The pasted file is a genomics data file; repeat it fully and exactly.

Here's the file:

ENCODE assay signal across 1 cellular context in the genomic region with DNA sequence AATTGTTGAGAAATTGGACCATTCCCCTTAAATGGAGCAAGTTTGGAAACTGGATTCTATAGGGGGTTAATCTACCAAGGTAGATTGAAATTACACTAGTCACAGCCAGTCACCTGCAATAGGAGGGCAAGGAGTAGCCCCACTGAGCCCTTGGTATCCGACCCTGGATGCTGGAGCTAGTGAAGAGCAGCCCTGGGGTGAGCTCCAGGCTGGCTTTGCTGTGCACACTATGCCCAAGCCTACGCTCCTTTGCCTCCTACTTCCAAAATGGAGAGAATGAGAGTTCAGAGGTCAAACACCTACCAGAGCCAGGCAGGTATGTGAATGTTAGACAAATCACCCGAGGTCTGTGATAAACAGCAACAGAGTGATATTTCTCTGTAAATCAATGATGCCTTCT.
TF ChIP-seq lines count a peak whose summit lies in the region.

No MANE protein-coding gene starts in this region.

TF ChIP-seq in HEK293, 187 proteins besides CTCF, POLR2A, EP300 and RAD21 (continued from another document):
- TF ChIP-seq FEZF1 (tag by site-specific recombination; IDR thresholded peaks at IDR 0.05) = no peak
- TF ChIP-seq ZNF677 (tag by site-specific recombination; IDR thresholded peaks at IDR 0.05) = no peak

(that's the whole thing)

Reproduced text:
ENCODE assay signal across 1 cellular context in the genomic region with DNA sequence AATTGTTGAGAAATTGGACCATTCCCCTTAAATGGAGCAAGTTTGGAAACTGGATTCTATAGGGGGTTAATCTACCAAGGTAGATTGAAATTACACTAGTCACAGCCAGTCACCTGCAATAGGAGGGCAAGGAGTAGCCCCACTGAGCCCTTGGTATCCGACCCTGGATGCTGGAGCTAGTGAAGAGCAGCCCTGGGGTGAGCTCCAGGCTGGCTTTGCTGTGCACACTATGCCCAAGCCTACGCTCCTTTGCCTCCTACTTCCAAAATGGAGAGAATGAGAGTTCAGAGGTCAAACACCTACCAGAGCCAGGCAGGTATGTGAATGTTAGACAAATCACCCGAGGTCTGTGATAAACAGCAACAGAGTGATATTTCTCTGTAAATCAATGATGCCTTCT.
TF ChIP-seq lines count a peak whose summit lies in the region.

No MANE protein-coding gene starts in this region.

TF ChIP-seq in HEK293, 187 proteins besides CTCF, POLR2A, EP300 and RAD21 (continued from another document):
- TF ChIP-seq FEZF1 (tag by site-specific recombination; IDR thresholded peaks at IDR 0.05) = no peak
- TF ChIP-seq ZNF677 (tag by site-specific recombination; IDR thresholded peaks at IDR 0.05) = no peak